The foundation acknowledged that for His Majesty, these and other efforts have “come with great personal cost, including condemnation and death threats from radical terrorist groups”. “As a result of Jordan’s key geographical location, [the King’s] efforts have required extraordinary courage to advance cooperation within Islam and between Islam and other religions.”

Upon accepting his prize, in a videotaped message, King Abdullah called on the world to “confront challenges to our shared humanity and values”. “They are the very ground of the coexistence and harmony our future depends on. And this is why I feel it is so urgent to promote tolerance and mutual respect, support inclusion and hope, speak out against Islamophobia and other wrongs and make our values a real force in the daily life of the modern world.”

He added: “I am especially moved by this prize-giving, because I feel it as a true hand of friendship to all those who share in the work for tolerance and mutual respect, my fellow Jordanians, Muslim and Christian, and Muslim men and women around the world, 1.8 billion people, who play a vital role in humanity’s progress and future.”

Heather Templeton Dill, president of the John Templeton Foundation and the granddaughter of Sir John Templeton, the global investor and philanthropist who founded the prize in 1972, said “King Abdullah offers the world the true definition of a spiritual entrepreneur, a person shaped by temporal and political responsibilities, yet who holds both the belief and free expression of religion as among humankind’s most important callings.” She called his work “inspiring” adding that “he has underscored the importance of Islam’s diversity rather than seeking to invent or enforce uniformity where none exists, he has built upon the power of principled pluralism to extend religious harmony among the 1.8 billion followers of Islam, the world’s second largest religion, so that each can recognise one another as Muslims".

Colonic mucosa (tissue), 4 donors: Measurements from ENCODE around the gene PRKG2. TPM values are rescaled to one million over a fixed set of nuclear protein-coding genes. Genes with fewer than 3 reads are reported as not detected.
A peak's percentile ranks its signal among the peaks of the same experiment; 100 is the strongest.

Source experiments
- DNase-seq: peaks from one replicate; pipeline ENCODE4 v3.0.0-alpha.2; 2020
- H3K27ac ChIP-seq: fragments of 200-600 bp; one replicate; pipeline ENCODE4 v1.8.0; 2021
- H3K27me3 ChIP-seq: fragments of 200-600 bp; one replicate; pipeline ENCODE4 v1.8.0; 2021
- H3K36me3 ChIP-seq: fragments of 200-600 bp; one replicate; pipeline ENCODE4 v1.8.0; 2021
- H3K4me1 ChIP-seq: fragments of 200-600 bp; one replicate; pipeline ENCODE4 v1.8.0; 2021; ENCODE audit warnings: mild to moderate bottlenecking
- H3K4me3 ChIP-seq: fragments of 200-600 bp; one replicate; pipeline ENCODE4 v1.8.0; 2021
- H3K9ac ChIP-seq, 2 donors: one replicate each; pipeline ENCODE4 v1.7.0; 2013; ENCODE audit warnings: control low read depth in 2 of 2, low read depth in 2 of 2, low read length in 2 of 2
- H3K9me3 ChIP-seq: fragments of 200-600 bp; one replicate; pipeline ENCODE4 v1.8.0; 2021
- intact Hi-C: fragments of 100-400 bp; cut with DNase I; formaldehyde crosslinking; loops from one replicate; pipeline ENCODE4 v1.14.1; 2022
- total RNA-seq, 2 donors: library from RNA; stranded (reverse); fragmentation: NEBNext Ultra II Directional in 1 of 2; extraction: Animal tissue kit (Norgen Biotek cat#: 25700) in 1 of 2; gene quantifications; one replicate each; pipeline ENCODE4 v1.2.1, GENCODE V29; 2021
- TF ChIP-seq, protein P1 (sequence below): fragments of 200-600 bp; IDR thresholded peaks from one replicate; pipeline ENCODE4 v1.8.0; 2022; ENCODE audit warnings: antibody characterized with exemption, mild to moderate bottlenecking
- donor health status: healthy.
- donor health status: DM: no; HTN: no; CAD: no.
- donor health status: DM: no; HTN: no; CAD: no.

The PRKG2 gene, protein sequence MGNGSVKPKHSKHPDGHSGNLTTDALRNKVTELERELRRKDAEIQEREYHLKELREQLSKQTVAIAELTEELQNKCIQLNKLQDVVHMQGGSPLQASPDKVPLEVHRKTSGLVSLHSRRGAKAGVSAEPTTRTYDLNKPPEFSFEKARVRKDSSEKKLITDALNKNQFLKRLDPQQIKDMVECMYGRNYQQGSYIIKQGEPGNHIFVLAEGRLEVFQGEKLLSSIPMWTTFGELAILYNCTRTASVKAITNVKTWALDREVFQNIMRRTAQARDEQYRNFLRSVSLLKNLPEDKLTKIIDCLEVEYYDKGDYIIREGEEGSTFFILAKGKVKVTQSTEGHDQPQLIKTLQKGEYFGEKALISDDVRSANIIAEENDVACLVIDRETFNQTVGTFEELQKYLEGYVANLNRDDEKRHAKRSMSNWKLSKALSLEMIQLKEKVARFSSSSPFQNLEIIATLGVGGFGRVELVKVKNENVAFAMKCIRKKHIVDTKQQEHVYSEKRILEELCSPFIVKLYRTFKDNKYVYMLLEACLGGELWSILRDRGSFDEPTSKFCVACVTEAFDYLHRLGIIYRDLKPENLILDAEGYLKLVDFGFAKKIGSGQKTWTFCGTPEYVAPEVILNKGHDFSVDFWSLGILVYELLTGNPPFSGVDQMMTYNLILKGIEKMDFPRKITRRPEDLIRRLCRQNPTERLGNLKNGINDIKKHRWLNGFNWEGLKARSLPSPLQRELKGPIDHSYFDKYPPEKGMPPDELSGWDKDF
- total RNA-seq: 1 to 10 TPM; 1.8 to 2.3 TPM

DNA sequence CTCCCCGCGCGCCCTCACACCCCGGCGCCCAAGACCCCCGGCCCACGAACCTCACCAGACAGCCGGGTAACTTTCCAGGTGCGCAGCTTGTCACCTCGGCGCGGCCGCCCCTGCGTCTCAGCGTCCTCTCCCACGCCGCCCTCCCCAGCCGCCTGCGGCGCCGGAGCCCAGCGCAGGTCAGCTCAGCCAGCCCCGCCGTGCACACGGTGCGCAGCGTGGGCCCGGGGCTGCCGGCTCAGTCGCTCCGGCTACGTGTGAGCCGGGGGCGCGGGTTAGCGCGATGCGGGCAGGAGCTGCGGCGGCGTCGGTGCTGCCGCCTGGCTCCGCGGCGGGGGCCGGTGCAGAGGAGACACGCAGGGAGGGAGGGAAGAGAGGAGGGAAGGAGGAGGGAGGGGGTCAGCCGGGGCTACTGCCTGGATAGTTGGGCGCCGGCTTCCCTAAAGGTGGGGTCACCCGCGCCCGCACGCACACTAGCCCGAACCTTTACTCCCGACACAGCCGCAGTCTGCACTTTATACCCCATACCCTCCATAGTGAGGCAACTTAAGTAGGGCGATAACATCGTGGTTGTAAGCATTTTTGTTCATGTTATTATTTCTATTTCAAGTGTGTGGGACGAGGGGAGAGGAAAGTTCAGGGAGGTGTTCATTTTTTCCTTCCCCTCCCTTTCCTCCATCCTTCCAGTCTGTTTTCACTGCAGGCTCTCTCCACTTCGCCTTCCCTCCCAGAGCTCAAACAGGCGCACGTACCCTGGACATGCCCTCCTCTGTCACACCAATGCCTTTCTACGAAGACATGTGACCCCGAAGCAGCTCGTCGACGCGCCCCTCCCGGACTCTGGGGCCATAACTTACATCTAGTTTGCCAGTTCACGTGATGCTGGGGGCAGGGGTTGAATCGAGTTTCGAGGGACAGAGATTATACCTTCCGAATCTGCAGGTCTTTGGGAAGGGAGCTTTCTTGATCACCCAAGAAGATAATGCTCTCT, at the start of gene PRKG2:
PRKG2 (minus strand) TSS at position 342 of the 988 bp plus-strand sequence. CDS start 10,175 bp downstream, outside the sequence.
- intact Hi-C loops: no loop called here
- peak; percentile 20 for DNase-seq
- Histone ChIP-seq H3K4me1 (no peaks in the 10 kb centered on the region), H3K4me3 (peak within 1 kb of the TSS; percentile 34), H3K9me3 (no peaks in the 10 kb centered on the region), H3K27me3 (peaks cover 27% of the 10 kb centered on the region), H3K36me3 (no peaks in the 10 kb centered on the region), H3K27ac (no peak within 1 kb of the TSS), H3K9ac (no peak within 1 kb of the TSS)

"We at the John Templeton Foundation cannot think of a more important message of peace and reconciliation for the world to hear and embrace in the 21st century," she added. 

Dill highlighted that "The Amman Message, the Common Word and the United Nations Interfaith Harmony Week" stress the importance of understanding the values of peace inherent in all religions.

This week, our sense of pride in our Monarch resurfaced once again, as the King received his prize in an award ceremony in Washington DC in the presence of ambassadors, government officials from Jordan and the United States, media, religious leaders and society leaders.

United Nations Secretary General António Guterres also attended the ceremony, calling the King an “outstanding statesman, the messenger for peace”, as well as “a very dear friend”. The secretary general also remarked, “In this world where we see, unfortunately, proliferating both hatred and chaos, there are a few pillars of wisdom and compassion, and one of the most solid of these pillars is the awardee of this year’s Templeton Prize.”

In a resounding speech, The King told those assembled that he was “truly humbled” and went on to praise Jordanians for their openness, “Everything you honour me for simply carries onward what Jordanians have always done, and how Jordanians have always lived — in mutual kindness, harmony and brotherhood. And so, I accept this extraordinary prize, not on my own behalf, but on behalf of all Jordanians.”

Being the custodian of the Muslim and Christian Holy Places in Jerusalem, His Majesty has allocated part of the prize money for restoring and renovating the religious sites in Jerusalem, including Al Haram Al Shareef and the Church of the Holy Sepulcher. His Majesty declared: “The entire remaining sum is also being donated to humanitarian, interfaith and intra-faith initiatives, in Jordan and around the world.”

Truly a great award recognising the great work of a great King.